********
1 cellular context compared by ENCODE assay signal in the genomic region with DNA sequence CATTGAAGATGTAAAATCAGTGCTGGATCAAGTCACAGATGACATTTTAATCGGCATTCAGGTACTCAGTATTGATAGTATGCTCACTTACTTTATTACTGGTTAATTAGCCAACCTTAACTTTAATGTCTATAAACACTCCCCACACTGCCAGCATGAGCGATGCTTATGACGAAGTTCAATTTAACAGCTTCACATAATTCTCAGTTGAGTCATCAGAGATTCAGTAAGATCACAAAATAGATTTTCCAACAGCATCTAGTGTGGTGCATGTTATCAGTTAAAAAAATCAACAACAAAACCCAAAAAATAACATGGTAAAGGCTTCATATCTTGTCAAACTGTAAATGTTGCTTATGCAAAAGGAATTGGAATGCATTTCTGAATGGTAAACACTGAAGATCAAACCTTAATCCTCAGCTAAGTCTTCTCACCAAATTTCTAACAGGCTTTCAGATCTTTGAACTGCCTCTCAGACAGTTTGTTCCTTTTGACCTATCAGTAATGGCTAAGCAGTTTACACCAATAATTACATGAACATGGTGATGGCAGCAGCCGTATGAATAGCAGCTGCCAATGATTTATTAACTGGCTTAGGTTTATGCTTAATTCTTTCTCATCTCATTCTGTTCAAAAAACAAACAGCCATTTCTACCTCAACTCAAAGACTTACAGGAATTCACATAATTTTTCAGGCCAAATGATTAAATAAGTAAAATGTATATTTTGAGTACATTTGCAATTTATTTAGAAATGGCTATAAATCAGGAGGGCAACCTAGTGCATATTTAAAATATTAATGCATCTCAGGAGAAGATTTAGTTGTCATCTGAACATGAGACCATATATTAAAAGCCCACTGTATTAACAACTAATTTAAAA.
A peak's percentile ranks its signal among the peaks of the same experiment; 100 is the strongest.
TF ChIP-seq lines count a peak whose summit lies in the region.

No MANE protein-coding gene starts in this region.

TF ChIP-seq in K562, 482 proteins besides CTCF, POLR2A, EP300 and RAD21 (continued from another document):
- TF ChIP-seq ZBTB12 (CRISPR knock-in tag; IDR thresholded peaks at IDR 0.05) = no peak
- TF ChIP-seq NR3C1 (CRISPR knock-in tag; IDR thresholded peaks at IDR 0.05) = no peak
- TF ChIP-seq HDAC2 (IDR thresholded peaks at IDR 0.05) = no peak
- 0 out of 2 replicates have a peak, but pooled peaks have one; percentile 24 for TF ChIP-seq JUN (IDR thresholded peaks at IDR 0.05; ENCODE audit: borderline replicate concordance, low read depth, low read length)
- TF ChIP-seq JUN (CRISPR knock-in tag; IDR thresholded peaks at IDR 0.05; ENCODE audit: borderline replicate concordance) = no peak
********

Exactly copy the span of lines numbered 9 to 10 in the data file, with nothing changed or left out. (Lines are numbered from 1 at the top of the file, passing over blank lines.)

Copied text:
- 0 out of 2 replicates have a peak, but pooled peaks have one; percentile 24 for TF ChIP-seq JUN (IDR thresholded peaks at IDR 0.05; ENCODE audit: borderline replicate concordance, low read depth, low read length)
- TF ChIP-seq JUN (CRISPR knock-in tag; IDR thresholded peaks at IDR 0.05; ENCODE audit: borderline replicate concordance) = no peak